I checked into the “cost-effective” Crane Motel, one of those bring-your-own-ice-bucket” places. You can’t miss it. There’s a strange assortment of old junk cars with flat tires growing roots in the ground, an old ploy to convince people the place has guests. Or maybe the guests never left. One Plymouth had a faded “Vote Nixon” bumper sticker on it. In any case, I spent most of the next two days living in Roswell’s International UFO Museum. You could easily spend a month if you’re into the subject. Exhibits cover the Roswell crash or crashes since other witnesses have come forward with another crash site about 58 miles from Roswell. You can watch the video made by the late Jim Ragsdale a few days before his death. He relates the details of his encounter with a crashed disc that careened over his pickup truck in which he and his girlfriend were “buck naked” at the time. You can buy a copy of the tape or the book. Judge for yourself, but pretty darn convincing.
Dozens of other UFO related books and videos are available, a few of the over 1000 items stocked by the museum’s gift shop, a day’s exploration in itself. I bought an Alien New Mexico driver’s license that I think will get me into most bars in town. I also bought a commemorative Roswell rug and a membership in the museum. I spoke with the charming Ms. Phyllis Blackard, one of the museum volunteers (admission is free!) who as a young girl was present in Roswell when it all came down from the sky. “I was here when the military swarmed in, and I know Glenn Dennis the mortician who saw the little alien bodies. You can take his word to the bank.”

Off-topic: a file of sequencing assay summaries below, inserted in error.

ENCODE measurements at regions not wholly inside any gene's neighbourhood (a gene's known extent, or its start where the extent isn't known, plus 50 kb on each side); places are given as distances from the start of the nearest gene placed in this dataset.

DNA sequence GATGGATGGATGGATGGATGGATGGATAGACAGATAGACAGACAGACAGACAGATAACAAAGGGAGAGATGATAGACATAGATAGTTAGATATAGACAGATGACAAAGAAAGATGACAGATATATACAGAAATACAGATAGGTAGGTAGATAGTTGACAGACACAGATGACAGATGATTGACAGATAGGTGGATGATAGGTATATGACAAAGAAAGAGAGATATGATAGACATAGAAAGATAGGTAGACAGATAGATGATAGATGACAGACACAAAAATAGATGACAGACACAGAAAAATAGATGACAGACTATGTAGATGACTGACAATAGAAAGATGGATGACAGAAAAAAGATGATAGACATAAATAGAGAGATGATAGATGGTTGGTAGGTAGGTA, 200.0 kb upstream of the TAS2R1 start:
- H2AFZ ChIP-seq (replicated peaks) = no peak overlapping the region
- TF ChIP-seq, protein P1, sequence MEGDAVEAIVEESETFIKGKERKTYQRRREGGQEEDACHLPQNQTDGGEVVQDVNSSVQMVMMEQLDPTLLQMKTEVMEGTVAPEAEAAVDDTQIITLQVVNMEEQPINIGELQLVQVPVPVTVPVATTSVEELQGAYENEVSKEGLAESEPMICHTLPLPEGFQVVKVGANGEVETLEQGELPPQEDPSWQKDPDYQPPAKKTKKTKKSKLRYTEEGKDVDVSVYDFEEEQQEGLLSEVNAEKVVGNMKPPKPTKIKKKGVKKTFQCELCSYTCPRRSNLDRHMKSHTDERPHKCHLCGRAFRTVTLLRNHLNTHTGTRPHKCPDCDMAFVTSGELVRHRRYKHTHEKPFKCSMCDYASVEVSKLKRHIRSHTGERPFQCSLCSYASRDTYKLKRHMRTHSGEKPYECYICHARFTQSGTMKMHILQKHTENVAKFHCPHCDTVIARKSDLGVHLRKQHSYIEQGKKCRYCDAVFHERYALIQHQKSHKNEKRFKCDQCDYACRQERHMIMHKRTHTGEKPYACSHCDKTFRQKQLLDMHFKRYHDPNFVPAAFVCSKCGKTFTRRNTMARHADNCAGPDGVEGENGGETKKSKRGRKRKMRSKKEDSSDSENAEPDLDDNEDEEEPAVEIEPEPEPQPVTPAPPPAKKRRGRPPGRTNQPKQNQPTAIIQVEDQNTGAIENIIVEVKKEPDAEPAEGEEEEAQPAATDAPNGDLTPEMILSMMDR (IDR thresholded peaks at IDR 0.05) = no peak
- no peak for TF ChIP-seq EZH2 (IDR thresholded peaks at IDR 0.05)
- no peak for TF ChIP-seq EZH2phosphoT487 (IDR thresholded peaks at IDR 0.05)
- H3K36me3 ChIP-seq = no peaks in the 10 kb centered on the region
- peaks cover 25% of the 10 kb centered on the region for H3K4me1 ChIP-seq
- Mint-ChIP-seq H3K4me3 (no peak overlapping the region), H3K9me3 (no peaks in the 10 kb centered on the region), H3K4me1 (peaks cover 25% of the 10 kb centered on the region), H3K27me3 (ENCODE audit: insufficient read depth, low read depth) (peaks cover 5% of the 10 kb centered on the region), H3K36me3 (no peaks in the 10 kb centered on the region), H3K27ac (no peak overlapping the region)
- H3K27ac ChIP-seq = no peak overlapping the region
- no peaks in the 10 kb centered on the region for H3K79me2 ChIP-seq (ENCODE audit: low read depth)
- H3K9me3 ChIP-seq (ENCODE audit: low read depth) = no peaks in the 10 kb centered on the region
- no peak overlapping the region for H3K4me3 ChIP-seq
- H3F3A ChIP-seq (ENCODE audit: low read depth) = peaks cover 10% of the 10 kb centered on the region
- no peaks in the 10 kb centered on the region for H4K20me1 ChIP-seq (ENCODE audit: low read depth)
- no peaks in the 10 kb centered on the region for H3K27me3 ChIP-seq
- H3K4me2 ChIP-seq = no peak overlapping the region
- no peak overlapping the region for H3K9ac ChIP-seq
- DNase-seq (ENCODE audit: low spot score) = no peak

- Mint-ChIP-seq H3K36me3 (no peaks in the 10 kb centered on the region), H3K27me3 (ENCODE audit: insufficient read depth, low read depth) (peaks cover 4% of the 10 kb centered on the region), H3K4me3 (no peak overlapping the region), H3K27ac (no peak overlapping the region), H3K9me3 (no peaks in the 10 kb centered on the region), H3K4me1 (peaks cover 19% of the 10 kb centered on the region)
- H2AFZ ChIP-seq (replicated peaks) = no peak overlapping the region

Located at 114 N. Main, the museum has had over 1,000,000 visitors. The exhibits follow the time line of the July 1947 incident and its aftermath, display purported alien craft fragments, and also spotlights the crop circle mystery and other associated subjects. Documents and photos line the walls as do various artists renderings of UFO scenes. There’s even a section with UFO humor, cartoons, and such as well as two video screening rooms where you can watch documentaries. You can also have your photo taken in front of an “alien autopsy” scene that boasts props from the “Roswell” film starring Martin Sheen. Bulletin boards post the latest in reports from the around the world, and if you want to take a Roswell UFO crashsite tour you can call (505) 622-0628.
Although I wished I could I remain in Roswell through the annual July 4th celebration extravaganza, UFO-themed of course, I had to get back to L.A. and work. But I occasionally glanced upward, always responding to the UFOlogist’s mantra …”Watch the Skies.”
For starters Paul Garson rides motorcycles daily in L.A. He's also been the Editor of Hot Bike, VQ, Early-Riders and Eagles Eye magazines. Some 60 motorcycles and over 1000 magazine articles later he's developing a somewhat wobbly eye for bikes beyond bizzare and the never ending Norton Fastback project growing in his apartment closet.